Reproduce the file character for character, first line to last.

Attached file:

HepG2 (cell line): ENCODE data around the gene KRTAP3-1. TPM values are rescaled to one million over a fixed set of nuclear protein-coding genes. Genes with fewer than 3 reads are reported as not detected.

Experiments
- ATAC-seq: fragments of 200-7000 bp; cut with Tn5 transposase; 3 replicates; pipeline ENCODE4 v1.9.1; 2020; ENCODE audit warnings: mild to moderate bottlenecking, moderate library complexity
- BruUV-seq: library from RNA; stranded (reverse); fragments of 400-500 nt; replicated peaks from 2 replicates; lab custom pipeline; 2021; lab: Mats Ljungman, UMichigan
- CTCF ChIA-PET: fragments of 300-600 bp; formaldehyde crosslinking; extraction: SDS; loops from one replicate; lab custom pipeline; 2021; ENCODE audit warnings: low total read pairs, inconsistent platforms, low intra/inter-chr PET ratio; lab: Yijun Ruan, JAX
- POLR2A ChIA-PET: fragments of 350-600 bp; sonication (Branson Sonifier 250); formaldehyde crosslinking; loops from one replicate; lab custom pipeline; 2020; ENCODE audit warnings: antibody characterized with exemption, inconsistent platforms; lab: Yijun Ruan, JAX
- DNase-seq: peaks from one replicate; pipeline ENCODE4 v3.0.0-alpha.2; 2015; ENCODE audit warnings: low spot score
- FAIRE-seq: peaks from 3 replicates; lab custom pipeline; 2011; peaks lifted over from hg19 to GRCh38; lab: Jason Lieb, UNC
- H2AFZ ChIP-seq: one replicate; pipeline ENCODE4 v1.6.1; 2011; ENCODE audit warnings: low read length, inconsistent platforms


HepG2 (cell line): ENCODE data around the gene KRTAP3-1. TPM values are rescaled to one million over a fixed set of nuclear protein-coding genes. Genes with fewer than 3 reads are reported as not detected.

Experiments
- ATAC-seq: fragments of 200-7000 bp; cut with Tn5 transposase; 3 replicates; pipeline ENCODE4 v1.9.1; 2020; ENCODE audit warnings: mild to moderate bottlenecking, moderate library complexity
- BruUV-seq: library from RNA; stranded (reverse); fragments of 400-500 nt; replicated peaks from 2 replicates; lab custom pipeline; 2021; lab: Mats Ljungman, UMichigan
- CTCF ChIA-PET: fragments of 300-600 bp; formaldehyde crosslinking; extraction: SDS; loops from one replicate; lab custom pipeline; 2021; ENCODE audit warnings: low total read pairs, inconsistent platforms, low intra/inter-chr PET ratio; lab: Yijun Ruan, JAX
- POLR2A ChIA-PET: fragments of 350-600 bp; sonication (Branson Sonifier 250); formaldehyde crosslinking; loops from one replicate; lab custom pipeline; 2020; ENCODE audit warnings: antibody characterized with exemption, inconsistent platforms; lab: Yijun Ruan, JAX
- DNase-seq: peaks from one replicate; pipeline ENCODE4 v3.0.0-alpha.2; 2015; ENCODE audit warnings: low spot score
- FAIRE-seq: peaks from 3 replicates; lab custom pipeline; 2011; peaks lifted over from hg19 to GRCh38; lab: Jason Lieb, UNC
- H2AFZ ChIP-seq: one replicate; pipeline ENCODE4 v1.6.1; 2011; ENCODE audit warnings: low read length, inconsistent platforms